Submitted to: HortScience
Publication Type: Peer Reviewed Journal
Publication Acceptance Date: May 4, 2007
Publication Date: October 1, 2007
Citation: Pounders Jr, C.T., Rinehart, T.A., Edwards Jr, N.C., Knight, P. 2007. An Analysis of Combining Ability for Height, Leaf Out, Bloom Date and Flower Color for Crapemyrtle. HortScience 42(6):4 pgs. Interpretive Summary: Breeding of crapemyrtle (Lagerstroemia) in the United States has focused on developing hybrids between parents with disease or pest resistance and those with good floral characteristics. The objective of this study was to obtain genetic information on several horticulturally important traits of crapemyrtle that would improve the efficiency of developing pest resistant varieties with improved flower color. Genetic information generated from the work indicates that several commonly grown varieties are superior parents which produce offspring with improved traits including faster growth, later leaf-out to reduce frost damage, darker colored flowers and an earlier bloom season. Results of this study can be used by crapemyrtle breeders to speed the development of attractive new varieties with better enviromental tolerance for southern landscapes.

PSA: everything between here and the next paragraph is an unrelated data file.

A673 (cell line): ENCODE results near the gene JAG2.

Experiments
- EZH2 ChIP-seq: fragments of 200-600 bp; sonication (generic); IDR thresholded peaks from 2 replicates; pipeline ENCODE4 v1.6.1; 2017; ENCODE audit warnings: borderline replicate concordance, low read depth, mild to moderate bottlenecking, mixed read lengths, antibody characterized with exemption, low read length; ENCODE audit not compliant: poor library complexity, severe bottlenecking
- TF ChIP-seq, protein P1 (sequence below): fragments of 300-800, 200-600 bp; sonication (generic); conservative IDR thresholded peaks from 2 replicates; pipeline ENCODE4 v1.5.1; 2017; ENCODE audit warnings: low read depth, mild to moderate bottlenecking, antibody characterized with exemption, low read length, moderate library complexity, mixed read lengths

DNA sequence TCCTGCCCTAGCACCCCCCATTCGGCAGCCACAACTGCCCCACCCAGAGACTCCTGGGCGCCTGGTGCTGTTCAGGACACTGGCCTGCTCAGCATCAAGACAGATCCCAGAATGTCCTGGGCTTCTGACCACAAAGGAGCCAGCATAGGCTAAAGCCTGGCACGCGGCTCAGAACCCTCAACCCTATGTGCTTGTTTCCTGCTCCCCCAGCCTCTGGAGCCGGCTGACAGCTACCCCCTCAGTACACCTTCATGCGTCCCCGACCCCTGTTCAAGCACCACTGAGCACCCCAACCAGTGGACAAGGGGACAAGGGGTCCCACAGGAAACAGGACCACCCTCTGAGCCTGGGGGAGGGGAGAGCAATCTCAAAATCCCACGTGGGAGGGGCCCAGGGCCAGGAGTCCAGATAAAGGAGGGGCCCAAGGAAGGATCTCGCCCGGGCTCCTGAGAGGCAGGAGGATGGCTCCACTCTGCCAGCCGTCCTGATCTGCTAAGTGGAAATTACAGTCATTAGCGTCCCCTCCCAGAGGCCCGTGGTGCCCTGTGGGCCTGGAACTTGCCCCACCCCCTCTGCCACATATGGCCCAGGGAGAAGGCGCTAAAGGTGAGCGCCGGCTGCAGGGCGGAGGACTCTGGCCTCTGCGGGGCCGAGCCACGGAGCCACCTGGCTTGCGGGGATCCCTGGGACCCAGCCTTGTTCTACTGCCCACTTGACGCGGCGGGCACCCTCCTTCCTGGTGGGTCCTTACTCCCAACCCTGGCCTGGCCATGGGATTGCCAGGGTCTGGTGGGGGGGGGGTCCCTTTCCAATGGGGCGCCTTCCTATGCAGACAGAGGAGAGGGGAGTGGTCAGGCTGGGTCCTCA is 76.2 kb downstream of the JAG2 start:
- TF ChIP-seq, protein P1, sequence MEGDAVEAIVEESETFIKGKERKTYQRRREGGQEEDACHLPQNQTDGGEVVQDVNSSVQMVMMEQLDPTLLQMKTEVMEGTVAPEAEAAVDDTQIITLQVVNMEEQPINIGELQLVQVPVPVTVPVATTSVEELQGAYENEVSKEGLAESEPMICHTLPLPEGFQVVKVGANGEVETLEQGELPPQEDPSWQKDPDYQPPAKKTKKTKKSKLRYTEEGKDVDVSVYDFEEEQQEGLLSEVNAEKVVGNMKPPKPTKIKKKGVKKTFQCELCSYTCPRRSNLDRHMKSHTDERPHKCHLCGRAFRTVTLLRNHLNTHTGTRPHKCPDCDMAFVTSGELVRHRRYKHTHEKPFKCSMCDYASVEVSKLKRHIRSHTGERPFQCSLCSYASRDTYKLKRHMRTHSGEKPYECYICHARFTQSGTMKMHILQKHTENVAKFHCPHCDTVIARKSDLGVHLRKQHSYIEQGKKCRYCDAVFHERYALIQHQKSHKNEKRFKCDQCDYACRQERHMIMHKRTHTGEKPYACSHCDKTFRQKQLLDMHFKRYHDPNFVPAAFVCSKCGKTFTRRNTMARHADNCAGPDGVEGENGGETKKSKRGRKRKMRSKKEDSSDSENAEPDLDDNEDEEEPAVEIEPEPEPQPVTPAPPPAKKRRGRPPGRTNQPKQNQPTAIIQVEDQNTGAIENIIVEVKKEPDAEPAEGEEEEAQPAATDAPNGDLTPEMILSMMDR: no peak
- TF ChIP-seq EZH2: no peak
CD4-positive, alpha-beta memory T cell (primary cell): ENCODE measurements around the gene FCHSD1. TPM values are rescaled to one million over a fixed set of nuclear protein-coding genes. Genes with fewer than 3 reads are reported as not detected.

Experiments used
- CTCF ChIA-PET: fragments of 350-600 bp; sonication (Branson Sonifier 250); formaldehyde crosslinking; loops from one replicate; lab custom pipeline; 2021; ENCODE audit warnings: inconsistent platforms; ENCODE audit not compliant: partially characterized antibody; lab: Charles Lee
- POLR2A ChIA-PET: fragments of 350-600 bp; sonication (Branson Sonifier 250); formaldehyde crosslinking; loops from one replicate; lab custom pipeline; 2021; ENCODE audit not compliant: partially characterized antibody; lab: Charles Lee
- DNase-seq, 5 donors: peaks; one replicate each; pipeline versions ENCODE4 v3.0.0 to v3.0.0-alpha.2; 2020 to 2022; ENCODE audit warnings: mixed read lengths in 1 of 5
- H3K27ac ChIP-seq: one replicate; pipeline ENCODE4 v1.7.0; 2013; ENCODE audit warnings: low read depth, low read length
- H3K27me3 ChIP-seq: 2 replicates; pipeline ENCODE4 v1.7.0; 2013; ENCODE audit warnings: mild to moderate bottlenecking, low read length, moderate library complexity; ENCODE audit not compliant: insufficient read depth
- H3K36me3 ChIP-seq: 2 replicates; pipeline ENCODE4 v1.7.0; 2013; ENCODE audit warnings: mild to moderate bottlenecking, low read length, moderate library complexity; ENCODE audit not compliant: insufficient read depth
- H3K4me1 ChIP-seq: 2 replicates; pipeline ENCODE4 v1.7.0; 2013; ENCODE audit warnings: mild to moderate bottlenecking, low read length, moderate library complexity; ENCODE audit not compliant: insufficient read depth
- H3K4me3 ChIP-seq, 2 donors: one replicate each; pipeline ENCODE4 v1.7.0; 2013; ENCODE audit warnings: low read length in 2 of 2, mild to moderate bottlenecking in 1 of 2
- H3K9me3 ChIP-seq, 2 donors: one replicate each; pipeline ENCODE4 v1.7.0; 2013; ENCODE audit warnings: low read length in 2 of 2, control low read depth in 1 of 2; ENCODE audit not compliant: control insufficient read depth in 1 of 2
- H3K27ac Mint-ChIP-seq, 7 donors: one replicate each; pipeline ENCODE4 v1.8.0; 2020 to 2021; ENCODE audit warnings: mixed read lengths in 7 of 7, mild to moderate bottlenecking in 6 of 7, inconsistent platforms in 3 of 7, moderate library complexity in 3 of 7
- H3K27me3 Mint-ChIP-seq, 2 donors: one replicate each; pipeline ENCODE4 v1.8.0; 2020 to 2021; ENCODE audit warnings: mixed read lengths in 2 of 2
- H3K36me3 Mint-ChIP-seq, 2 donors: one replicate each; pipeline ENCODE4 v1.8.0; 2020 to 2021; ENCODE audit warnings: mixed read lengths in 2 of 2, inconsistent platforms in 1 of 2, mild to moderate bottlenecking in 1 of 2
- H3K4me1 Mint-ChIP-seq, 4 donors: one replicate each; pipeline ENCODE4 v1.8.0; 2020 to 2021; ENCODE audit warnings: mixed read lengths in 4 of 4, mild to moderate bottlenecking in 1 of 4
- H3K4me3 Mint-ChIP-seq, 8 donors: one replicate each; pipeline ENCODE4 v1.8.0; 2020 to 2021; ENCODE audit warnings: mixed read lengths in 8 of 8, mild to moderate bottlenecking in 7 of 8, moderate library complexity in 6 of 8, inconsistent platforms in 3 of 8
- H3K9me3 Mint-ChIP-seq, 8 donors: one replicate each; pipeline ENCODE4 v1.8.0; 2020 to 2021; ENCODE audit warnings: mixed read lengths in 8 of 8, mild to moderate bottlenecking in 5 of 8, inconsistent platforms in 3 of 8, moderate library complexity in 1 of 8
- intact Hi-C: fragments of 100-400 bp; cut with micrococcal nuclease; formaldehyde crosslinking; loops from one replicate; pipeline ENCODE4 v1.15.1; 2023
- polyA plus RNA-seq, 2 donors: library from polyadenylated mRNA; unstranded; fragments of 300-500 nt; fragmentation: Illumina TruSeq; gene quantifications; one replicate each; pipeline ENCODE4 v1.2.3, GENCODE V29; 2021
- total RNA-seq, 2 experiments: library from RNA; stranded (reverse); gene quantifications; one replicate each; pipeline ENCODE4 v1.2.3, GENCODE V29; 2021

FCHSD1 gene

Technical Abstract: Breeding of crapemyrtle (Lagerstroemia) in the United States has focused on developing hybrids between parents with disease or pest resistance and those with good floral characteristics. The objective of this work was to study the general and specific combining ability of several horticulturally important traits in crosses between pest-resistant parents and those with saturated flower colors. Ten crapemyrtle parents were tested in a factorial mating design including 25 of the 29 possible families. Analysis of variance revealed significant differences (p ' 0.05) for all traits for the general combining ability of parents. The cross between ‘Arapaho’ and ‘WHIT IV’ displayed the best specific combining ability for a desirable combination of height, leaf-out time, bloom time, and flower color based on current breeding objectives. Overall, this study revealed the importance of both additive and non-additive genetic variability in crapemyrtle, suggesting that an integrated breeding strategy to capture both additive and dominance variance would be appropriate for producing new, improved crapemyrtle clones for the four traits evaluated.